Indigenous Cultural Safety

The CPBC Indigenous Cultural Competency Task Force, established in 2016, has led the CPBC commitment to Indigenous Cultural Safety, and has provided professional guidance through the Indigenous Cultural Safety Checklist and a recorded Cultural Safety Workshop in 2018. The checklist is available on the Practice Support website page, and the 2018 workshop is available to College registrants through the registrant portal on the website. These resources have also been made available to psychology training programs province wide. The Quality Assurance Committee endorsed the San’yas Indigenous Cultural Safety Training Course for the CPBC Continuing Competency Program (CCP) in 2018 and has continuously encouraged registrants to include learnings and activities related to Indigenous Cultural Safely in their annual CCP plans. Beginning in 2022, registrants are required to ensure that they are engaging in regular consideration of Indigenous Cultural Safety and Humility issues, and to document this by identifying which relevant learnings and activities they have undertaken in their annual CCP report to the College.

On March 1st, 2017, Dr. Andrea Kowaz, on behalf of the College of Psychologists of British Columbia, joined with registrars of the other BC health professions regulatory bodies in signing the Declaration of Commitment to the Cultural Safety and Humility in the Regulation of Health Professionals Serving First Nations and Aboriginal People in British Columbia. The Declaration reflects the high priority placed on advancing cultural safety and humility for Indigenous people among regulated health professionals by committing to actions and processes which will ultimately embed culturally safe practices within all levels of health professional regulation. All regulatory bodies have committed to report on their progress via annual reports outlining strategic activities which demonstrate how they are meeting their commitment to cultural safety.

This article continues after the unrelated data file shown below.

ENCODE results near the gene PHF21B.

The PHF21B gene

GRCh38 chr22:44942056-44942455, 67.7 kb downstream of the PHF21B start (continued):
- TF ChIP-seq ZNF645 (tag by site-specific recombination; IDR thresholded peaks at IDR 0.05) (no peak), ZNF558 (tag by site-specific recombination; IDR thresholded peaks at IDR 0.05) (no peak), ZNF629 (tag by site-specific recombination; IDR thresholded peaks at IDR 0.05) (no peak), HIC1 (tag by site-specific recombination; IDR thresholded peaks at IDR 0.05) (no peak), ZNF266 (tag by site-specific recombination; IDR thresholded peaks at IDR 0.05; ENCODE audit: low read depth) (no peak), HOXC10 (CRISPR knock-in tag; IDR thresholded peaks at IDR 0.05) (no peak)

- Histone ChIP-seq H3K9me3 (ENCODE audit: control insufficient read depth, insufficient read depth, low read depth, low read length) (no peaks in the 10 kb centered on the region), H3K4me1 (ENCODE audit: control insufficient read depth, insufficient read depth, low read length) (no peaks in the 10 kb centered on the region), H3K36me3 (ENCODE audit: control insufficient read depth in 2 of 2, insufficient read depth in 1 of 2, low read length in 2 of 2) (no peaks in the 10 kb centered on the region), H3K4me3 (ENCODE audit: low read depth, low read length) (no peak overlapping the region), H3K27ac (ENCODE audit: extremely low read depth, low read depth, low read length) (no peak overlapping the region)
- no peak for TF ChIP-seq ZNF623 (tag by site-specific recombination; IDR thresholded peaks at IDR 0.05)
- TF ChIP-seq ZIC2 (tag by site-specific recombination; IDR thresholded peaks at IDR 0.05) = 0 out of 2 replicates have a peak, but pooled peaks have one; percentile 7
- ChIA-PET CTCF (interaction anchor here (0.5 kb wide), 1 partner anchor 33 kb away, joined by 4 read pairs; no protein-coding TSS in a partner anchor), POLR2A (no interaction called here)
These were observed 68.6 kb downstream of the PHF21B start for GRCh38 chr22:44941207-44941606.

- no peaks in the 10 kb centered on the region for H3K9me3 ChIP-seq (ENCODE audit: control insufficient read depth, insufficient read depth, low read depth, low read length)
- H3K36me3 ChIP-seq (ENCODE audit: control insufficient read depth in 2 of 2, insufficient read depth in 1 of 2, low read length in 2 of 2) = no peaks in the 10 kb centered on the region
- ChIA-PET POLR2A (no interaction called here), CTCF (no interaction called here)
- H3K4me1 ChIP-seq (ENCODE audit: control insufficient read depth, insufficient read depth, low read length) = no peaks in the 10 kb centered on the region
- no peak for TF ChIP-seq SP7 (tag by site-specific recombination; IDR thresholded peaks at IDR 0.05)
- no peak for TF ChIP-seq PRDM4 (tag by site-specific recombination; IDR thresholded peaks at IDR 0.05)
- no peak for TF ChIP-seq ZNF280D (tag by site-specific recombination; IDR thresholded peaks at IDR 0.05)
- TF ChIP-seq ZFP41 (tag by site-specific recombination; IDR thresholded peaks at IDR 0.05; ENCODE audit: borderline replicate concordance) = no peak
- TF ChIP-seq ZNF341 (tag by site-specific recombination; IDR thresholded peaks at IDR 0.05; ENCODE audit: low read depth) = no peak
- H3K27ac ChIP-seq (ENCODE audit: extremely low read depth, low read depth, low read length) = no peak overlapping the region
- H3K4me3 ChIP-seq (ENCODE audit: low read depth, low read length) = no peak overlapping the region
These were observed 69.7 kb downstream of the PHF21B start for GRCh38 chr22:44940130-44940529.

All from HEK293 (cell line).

In April of 2021, the College provided free of charge to registrants a workshop entitled “Cultural Safety and Humility – It Starts With Me.” Led by an Indigenous expert, the workshop covered Cultural Safety concepts, the history of colonization, and concluded with a call to action on how registrants could put Cultural Safety into practice. More than 25% of CPBC registrants participated. Following on the success of that workshop, CPBC was pleased to work with members of the Association of Canadian Psychology Regulating Organizations (ACPRO) to sponsor a similar workshop made available to registered psychologists across Canada. That workshop was over-subscribed and well received.

On June 7th, 2021, the College of Psychologists Board and Registrar published An Apology to Indigenous Peoples and a Pledge to Be Anti-Racist, with an apology to Indigenous Peoples (First Nations, Métis and Inuit) and communities who have experienced racism while engaging with the College and with the psychology professionals the College regulates. They acknowledge that Indigenous Peoples have waited far too long for their legal rights to be recognized, and they have waited too long for health-system leaders to dismantle the racism that was built into our colonial health-care system—racism that continues to cause harm to this day.

On September 30, 2022 the College of Psychologists joined ten other regulatory colleges in a ceremony marking the College’s adoption of a joint Indigenous Cultural Safety and Humility and Anti-racism Standard. This practice standard supports the joint apology and commitment to action signed by the health profession colleges on July 27, 2021. It was adapted, with permission, from the Indigenous Cultural Safety, Cultural Humility and Anti-racism Practice Standard that was developed collaboratively by the BC College of Nurses and Midwives and the College of Physicians and Surgeons of BC (Jan 2022). The BCCNM and CPSBC standard involved extensive consultation with Indigenous people and guidance from Indigenous leaders. The College of Psychologists’ Indigenous Cultural Safety and Humility and Anti-racism Standard may be found here.

Additional First Nations Health Authority Resources:

The report of the Canadian Psychological Association and the Psychology Foundation of Canada Task Force on Responding to the Truth and Reconciliation Commission of Canada’s Report: